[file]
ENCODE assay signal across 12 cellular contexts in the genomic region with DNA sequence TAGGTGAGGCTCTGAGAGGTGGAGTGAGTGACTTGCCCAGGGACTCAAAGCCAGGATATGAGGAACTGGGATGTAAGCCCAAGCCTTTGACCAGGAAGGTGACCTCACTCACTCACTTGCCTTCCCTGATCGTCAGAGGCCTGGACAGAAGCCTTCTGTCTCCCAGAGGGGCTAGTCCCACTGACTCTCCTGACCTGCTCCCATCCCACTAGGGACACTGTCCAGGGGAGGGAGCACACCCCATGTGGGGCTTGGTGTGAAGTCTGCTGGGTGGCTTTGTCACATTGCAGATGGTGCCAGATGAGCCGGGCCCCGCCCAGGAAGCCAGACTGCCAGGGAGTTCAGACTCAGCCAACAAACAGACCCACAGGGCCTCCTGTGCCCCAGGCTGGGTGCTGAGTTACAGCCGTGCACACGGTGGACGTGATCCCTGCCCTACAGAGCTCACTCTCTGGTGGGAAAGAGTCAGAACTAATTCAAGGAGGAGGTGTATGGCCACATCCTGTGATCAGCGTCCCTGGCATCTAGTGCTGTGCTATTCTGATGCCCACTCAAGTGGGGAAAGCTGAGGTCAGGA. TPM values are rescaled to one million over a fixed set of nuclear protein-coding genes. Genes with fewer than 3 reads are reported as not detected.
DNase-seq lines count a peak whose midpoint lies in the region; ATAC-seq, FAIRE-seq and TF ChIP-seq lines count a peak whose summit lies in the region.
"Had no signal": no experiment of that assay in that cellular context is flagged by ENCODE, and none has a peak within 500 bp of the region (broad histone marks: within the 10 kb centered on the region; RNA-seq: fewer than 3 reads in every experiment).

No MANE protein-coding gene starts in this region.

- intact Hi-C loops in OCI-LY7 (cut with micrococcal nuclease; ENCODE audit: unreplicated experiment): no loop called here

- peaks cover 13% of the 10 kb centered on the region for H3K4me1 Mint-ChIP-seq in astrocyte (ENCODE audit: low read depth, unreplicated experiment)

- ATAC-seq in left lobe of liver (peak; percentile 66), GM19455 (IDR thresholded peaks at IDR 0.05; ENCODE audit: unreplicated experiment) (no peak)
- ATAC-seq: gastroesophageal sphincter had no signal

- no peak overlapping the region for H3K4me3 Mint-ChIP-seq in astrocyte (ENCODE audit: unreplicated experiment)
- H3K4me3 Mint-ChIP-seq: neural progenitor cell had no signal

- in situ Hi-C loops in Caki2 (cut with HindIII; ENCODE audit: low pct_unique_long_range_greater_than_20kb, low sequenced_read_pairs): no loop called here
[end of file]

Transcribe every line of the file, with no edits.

ENCODE assay signal across 12 cellular contexts in the genomic region with DNA sequence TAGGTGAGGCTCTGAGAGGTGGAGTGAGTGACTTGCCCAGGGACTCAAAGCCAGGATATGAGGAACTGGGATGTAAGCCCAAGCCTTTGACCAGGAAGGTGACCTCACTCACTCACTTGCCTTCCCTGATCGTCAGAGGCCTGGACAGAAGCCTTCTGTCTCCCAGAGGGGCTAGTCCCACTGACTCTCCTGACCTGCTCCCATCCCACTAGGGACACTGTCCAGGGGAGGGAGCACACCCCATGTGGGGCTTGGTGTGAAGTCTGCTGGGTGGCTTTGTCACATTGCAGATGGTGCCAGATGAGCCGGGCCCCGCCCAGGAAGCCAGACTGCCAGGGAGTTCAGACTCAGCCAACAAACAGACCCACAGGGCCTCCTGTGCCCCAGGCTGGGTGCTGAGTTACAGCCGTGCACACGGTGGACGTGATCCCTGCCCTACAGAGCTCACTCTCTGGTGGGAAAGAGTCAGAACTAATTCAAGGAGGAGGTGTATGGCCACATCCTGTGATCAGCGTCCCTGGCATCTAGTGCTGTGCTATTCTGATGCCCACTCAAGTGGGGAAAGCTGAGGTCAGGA. TPM values are rescaled to one million over a fixed set of nuclear protein-coding genes. Genes with fewer than 3 reads are reported as not detected.
DNase-seq lines count a peak whose midpoint lies in the region; ATAC-seq, FAIRE-seq and TF ChIP-seq lines count a peak whose summit lies in the region.
"Had no signal": no experiment of that assay in that cellular context is flagged by ENCODE, and none has a peak within 500 bp of the region (broad histone marks: within the 10 kb centered on the region; RNA-seq: fewer than 3 reads in every experiment).

No MANE protein-coding gene starts in this region.

- intact Hi-C loops in OCI-LY7 (cut with micrococcal nuclease; ENCODE audit: unreplicated experiment): no loop called here

- peaks cover 13% of the 10 kb centered on the region for H3K4me1 Mint-ChIP-seq in astrocyte (ENCODE audit: low read depth, unreplicated experiment)

- ATAC-seq in left lobe of liver (peak; percentile 66), GM19455 (IDR thresholded peaks at IDR 0.05; ENCODE audit: unreplicated experiment) (no peak)
- ATAC-seq: gastroesophageal sphincter had no signal

- no peak overlapping the region for H3K4me3 Mint-ChIP-seq in astrocyte (ENCODE audit: unreplicated experiment)
- H3K4me3 Mint-ChIP-seq: neural progenitor cell had no signal

- in situ Hi-C loops in Caki2 (cut with HindIII; ENCODE audit: low pct_unique_long_range_greater_than_20kb, low sequenced_read_pairs): no loop called here